Today, the NCAA announced the resolutions of its Ice Hockey Rules Committee, which met this week, as they do every other offseason to propose tweaks to the rules of the game we all love. First up, the most discussed topic, face shields.
The NCAA Ice Hockey Rules Committee plans to establish a collaborative process with the NCAA Committee on Competitive Safeguards and Medical Aspects of Sports to collect data and fully explore the possibility of allowing men’s players to wear three-quarter visors.Zzzzzz...huh? What? I'm awake! Before we continue, here's Chris Dilks of Western College Hockey Blog with some of his typically brilliant crankiness:
Current rules require a full face shield to be worn.
The ice hockey committee did not make a formal proposal but focused more on continuing the process of a full review and data collection effort in the review of current technology. Committee representatives will meet with the competitive-safeguards committee next week to review a wider package of potential enhancements that can be made to enhance student-athlete safety. The committee hopes that a partnership with the competitive-safeguards committee and other hockey organizations (for example, National Hockey League, USA Hockey, United States Hockey League) will lead to the use of visors.
Protip: If you're worried about head trauma, don't use language and syntax that makes someone want to beat his head against the wall until his nose bleeds.Zing! So basically, no half shields and no three-quarter shields yet, which is quite a letdown after a brief moment of excitement Thursday night. But they'll study it and get back to us in two years. Enthralling.
The thing that really amazes me is how it's virtually impossible to find a player or coach against the move (the NCAA release cites a survey saying that 83 percent of players and "the overwhelming majority" of coaches are in favor, I feel like that may be conservative), but the NCAA is still finding a way to bureaucracy it to death. Don't believe me? Look at what the rules committee decided in 2010:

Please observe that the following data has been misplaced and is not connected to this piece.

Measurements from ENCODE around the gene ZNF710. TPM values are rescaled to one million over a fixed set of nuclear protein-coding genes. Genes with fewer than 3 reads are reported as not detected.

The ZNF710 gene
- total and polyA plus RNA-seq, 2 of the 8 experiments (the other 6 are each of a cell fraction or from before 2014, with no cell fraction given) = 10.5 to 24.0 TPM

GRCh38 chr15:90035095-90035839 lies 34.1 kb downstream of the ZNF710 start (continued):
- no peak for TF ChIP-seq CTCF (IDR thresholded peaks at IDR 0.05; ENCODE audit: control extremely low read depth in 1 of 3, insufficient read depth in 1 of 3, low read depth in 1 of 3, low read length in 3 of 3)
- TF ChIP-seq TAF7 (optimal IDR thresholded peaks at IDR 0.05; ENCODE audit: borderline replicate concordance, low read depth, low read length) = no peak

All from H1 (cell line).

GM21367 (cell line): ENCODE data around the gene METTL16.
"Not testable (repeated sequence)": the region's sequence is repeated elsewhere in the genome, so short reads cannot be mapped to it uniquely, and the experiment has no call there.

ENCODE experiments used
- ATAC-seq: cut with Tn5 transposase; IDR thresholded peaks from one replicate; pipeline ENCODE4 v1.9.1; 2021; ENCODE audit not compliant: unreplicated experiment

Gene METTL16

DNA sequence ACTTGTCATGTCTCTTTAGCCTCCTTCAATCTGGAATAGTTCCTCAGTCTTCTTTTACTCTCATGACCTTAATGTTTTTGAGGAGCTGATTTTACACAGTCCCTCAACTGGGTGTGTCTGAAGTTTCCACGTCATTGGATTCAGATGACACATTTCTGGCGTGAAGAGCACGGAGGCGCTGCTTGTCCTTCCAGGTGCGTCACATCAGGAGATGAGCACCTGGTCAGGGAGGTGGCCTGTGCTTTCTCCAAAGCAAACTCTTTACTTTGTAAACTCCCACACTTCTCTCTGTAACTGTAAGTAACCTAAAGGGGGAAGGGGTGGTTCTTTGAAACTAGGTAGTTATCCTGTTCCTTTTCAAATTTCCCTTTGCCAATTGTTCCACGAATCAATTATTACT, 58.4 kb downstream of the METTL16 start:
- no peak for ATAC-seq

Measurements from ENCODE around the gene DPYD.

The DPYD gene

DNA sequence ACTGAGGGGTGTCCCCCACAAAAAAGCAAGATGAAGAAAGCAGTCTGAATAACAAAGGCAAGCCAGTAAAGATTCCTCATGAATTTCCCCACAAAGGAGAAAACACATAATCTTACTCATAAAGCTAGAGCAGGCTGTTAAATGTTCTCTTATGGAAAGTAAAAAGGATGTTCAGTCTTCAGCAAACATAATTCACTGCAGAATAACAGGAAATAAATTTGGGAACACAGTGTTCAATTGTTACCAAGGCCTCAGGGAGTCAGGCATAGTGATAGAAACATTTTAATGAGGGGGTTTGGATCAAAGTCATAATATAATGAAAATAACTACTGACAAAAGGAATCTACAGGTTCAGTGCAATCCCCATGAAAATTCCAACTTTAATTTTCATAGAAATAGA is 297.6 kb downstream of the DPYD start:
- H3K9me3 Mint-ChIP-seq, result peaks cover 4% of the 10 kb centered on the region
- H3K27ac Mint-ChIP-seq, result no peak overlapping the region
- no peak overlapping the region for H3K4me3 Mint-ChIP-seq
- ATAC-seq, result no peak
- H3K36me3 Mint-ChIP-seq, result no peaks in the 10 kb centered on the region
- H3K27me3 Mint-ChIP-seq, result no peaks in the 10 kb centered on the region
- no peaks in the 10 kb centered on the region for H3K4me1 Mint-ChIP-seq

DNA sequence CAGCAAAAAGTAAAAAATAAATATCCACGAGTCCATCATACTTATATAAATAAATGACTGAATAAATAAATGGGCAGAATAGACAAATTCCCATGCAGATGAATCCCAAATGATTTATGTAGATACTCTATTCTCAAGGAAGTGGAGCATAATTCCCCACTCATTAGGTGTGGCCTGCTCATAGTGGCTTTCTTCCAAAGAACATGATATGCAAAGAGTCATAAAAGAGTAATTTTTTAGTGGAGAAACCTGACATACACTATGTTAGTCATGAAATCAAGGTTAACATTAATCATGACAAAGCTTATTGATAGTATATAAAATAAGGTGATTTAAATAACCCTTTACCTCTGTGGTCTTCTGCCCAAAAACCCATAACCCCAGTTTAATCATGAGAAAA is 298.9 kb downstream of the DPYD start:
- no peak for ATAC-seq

To work with the NCAA Committee on Competitive Safeguards and Medical Aspects of Sport to research and study the use of half shield facial protection and the potential impact on NCAA competition.So in two years, we've gone from "work with" to "a collaborative process." And we're talking about three-quarter shields instead of halfies. Alrighty. I suppose the insurance companies are happy, although with lower premiums and a (possibly) heightened risk of injury, maybe they shouldn't be.
Moving on from that non-change, there were proposals of more immediate concern, each of which has to pass through the NCAA's Playing Rules Oversight Panel next month in order to go into effect for the 2012-2013 season.
- To give conferences and schools the option to play an NHL-style four-on-four overtime in the regular season, although absent a conference rule or agreement between non-conference opponents, five-on-five will still be the default. I suppose as Penn Staters, we begrudgingly have to get re-acclimated to ties (with shootouts in the ACHA, the Icers' last draw was November 4th, 2005 at Rhode Island), but it's nice to know that the NCAA is at least taking steps to reduce them - another 2010 change involved having goalies switch ends for the overtime period, creating the long change for OT.
- To outlaw hand passes in all zones, including the defensive zone. No issue here, "conditional" rules always bother me - and yes, that includes icing on the penalty kill as well. As punishment for breaking a rule...you get to break another rule? Huh? Okay, back on topic.
- To move to the NHL rule in cases of goals scored while the net is dislodged, which allows for movement of the goal as long as it's still touching the pins. It's too bad they couldn't come up with this one last time, right Michigan State?
- To add clarity to the "distinct kicking motion" rule, which will allow most goals off of a player's skate.
- To require two referees and two linesmen for men's hockey, although two referees and one linesman is still an option for women's hockey. Additionally, it is recommended that goal judges no longer be required, just "recommended." Why take it that far? They're useless appendages.
- To allow video review of disqualifications after the game. Good move, as accuracy is paramount when you're talking about parking players.
- This isn't really a recommendation, but Michigan State coach Tom Anastos will be the new chair of the committee, effective September 1st. Go Big Ten.